Their work, published in the Journal of the American Chemical Society, reveals a patent-pending battery design that uses a water-based electrolyte – known as an aqueous flow battery – with an integrated solid-sheet solar cell.
“The truly important innovation here is that we’ve successfully demonstrated aqueous flow inside our solar battery,” said Yiying Wu, professor of chemistry and biochemistry at Ohio State University.
“It’s also totally compatible with current battery technology, very easy to integrate with existing technology, environmentally friendly and easy to maintain.”
The solar panel on the battery is known as a dye-sensitised solar cell, as a red dye is used to tune the wavelength of light that it captures and converts to electrons. Those electrons then supplement the voltage stored in the lithium-anode portion of battery.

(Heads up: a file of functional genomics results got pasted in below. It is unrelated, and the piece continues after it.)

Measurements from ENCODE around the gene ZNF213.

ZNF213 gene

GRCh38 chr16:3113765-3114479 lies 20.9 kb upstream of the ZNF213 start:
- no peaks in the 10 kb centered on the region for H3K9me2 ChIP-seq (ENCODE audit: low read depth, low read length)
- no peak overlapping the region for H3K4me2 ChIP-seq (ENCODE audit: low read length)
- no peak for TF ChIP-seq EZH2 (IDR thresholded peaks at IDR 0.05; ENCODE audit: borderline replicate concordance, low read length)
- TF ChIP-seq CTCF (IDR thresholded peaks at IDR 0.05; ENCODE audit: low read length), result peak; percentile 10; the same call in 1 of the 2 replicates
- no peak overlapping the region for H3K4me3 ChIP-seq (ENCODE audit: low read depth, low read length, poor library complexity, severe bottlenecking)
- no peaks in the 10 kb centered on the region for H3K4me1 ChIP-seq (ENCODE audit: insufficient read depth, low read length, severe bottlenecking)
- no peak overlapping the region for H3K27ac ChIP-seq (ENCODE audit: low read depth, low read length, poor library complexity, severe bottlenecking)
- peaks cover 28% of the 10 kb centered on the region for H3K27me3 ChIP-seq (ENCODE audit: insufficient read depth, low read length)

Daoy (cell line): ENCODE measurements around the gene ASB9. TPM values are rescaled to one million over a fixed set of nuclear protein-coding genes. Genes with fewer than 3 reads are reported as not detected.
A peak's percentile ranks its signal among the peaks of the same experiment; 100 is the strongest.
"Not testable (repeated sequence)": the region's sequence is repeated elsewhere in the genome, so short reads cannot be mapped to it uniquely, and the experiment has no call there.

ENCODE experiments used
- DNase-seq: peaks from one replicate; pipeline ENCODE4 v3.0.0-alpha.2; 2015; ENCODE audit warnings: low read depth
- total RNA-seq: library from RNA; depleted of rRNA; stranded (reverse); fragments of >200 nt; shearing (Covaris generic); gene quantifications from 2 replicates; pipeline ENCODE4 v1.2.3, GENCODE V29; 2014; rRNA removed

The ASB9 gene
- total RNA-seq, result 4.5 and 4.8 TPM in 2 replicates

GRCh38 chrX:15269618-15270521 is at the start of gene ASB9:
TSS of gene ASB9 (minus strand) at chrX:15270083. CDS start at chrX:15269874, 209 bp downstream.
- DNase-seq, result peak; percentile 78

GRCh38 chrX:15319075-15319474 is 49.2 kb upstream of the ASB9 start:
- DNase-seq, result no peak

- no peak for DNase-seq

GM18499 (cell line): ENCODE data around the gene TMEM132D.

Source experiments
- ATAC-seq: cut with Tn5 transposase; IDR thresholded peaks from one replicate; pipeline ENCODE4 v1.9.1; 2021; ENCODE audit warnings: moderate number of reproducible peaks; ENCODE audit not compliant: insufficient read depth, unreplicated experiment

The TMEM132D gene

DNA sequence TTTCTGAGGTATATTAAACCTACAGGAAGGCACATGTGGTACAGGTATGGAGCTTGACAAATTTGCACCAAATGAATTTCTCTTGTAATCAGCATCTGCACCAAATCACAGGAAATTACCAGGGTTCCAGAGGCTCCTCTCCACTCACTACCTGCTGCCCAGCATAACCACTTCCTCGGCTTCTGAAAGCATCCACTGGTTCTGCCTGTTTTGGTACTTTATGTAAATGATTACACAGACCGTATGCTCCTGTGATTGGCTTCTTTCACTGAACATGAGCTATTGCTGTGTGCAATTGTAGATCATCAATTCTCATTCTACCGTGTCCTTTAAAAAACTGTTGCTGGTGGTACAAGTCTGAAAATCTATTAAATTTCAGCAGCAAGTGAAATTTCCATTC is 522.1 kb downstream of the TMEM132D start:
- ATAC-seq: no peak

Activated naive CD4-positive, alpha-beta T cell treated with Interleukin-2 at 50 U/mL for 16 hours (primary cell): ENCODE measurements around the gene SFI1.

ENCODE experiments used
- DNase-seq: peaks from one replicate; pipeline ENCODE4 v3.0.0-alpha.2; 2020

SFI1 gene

In testing, a traditional lithium-iodine battery required a charge of 3.6 volts in order to deliver a 3.3 volt discharge. The prototype battery - bolstered by the solar panel - required a charge of just 2.9 volts to be able to deliver the same 3.3 volt discharge.
According to the team, widespread research into aqueous flow batteries is currently taking place, as it is hoped that they could one day provide affordable grid-level energy storage, helping to bridge the gap between renewables and the grid.
“This solar flow battery design can potentially be applied for grid-scale solar energy conversion and storage, as well as producing ‘electrolyte fuels’ that might be used to power future electric vehicles,” said Mingzhe Yu, lead author of the paper and a doctoral student at Ohio State.
The researchers are aiming to further increase the efficiency of the battery, boosting the solar cell’s contribution beyond the current 20 per cent. According to Wu, the ultimate goal is to create a battery that can be charged entirely via the light of the sun.
“That’s our next step, to really achieve a fully solar-chargeable battery,” he said.